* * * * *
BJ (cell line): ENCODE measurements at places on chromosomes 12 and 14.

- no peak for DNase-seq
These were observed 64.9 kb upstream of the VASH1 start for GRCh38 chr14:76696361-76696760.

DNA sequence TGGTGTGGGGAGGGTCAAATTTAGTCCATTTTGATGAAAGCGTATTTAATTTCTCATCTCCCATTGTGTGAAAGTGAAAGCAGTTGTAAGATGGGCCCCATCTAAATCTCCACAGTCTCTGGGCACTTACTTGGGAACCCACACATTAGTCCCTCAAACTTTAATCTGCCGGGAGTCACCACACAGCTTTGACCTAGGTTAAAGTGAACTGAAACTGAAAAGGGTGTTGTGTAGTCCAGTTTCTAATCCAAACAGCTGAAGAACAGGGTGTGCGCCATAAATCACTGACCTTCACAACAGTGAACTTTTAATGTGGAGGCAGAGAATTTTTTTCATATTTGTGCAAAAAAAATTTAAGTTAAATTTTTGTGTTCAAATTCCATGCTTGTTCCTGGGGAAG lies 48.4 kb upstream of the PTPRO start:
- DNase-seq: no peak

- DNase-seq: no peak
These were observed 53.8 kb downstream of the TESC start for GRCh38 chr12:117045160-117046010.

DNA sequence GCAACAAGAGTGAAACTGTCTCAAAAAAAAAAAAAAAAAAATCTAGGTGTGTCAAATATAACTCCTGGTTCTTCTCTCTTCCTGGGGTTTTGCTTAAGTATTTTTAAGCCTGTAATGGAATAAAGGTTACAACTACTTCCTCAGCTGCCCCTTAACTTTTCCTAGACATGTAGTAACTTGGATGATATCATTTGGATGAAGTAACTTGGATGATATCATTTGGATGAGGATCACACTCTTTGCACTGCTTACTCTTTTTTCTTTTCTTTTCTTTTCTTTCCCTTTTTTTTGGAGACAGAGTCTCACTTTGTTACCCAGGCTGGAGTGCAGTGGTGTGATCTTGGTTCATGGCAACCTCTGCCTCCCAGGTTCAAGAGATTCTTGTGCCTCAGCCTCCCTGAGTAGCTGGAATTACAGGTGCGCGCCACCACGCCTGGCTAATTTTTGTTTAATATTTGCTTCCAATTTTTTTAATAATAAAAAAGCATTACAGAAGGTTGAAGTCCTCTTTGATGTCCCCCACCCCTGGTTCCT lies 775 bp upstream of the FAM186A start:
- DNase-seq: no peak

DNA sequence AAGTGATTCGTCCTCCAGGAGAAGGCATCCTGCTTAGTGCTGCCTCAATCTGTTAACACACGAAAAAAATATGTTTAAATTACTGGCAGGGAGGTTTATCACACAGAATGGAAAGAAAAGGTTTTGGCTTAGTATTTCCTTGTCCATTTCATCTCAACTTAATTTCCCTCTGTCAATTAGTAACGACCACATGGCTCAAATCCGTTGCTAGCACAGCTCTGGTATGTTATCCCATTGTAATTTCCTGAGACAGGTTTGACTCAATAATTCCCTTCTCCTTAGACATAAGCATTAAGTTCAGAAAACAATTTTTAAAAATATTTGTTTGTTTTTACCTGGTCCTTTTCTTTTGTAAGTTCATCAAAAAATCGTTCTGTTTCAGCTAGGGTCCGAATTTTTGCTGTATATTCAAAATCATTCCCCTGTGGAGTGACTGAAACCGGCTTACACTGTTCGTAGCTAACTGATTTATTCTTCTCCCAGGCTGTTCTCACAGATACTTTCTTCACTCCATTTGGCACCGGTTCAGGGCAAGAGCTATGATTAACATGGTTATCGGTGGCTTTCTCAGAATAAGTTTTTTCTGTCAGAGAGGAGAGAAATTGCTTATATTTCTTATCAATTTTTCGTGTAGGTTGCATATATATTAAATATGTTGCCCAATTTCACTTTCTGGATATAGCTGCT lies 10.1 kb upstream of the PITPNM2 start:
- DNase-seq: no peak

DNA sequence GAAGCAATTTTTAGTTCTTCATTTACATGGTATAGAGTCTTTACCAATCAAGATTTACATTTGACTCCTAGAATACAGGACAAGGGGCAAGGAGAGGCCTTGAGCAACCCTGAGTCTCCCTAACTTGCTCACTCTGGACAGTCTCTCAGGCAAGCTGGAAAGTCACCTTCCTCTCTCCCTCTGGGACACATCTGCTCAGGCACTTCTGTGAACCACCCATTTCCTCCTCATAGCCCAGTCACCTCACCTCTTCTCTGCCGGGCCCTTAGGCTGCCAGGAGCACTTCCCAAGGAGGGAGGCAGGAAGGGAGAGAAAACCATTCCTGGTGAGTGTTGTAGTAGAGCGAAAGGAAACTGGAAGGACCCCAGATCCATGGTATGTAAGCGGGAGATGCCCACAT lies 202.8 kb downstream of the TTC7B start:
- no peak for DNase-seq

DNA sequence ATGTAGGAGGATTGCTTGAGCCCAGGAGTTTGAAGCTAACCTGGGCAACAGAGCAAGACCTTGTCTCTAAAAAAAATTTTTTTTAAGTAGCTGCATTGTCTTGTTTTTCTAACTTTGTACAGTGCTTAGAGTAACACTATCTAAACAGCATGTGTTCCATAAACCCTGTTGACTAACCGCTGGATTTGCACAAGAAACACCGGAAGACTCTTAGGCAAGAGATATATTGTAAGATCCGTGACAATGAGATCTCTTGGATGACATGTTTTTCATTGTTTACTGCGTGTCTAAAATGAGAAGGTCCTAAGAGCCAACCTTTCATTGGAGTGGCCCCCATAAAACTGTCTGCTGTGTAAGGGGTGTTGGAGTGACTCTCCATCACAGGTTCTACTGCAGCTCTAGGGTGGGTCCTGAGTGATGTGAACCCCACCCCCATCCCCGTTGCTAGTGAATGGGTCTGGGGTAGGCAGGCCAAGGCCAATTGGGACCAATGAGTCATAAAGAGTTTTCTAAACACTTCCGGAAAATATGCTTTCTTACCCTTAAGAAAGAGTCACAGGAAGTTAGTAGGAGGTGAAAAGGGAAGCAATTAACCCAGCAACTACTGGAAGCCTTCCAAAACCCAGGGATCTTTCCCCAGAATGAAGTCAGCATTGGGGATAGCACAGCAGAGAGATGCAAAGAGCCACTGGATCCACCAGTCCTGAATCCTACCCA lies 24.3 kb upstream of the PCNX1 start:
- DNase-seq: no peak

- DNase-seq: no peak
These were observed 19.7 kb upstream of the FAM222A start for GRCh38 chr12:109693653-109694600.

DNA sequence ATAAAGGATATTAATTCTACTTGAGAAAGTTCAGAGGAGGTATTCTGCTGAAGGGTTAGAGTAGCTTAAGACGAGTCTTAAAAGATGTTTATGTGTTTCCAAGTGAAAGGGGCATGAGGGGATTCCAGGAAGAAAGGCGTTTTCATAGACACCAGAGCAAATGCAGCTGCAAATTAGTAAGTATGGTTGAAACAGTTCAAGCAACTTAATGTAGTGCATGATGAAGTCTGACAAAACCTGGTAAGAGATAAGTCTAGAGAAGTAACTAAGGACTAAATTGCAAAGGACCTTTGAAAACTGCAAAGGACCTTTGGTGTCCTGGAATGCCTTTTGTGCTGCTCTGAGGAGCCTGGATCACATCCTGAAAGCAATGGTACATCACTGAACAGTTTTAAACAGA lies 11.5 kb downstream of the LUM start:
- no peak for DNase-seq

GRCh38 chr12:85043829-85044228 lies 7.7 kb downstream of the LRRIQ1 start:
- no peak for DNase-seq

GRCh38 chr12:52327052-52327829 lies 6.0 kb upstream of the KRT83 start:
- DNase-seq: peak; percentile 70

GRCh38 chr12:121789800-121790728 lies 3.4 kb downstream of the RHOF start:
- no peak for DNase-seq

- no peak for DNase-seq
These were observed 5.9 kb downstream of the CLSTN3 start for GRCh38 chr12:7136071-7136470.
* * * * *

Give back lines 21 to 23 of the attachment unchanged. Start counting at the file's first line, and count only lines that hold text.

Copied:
- no peak for DNase-seq

GRCh38 chr12:52327052-52327829 lies 6.0 kb upstream of the KRT83 start:
- DNase-seq: peak; percentile 70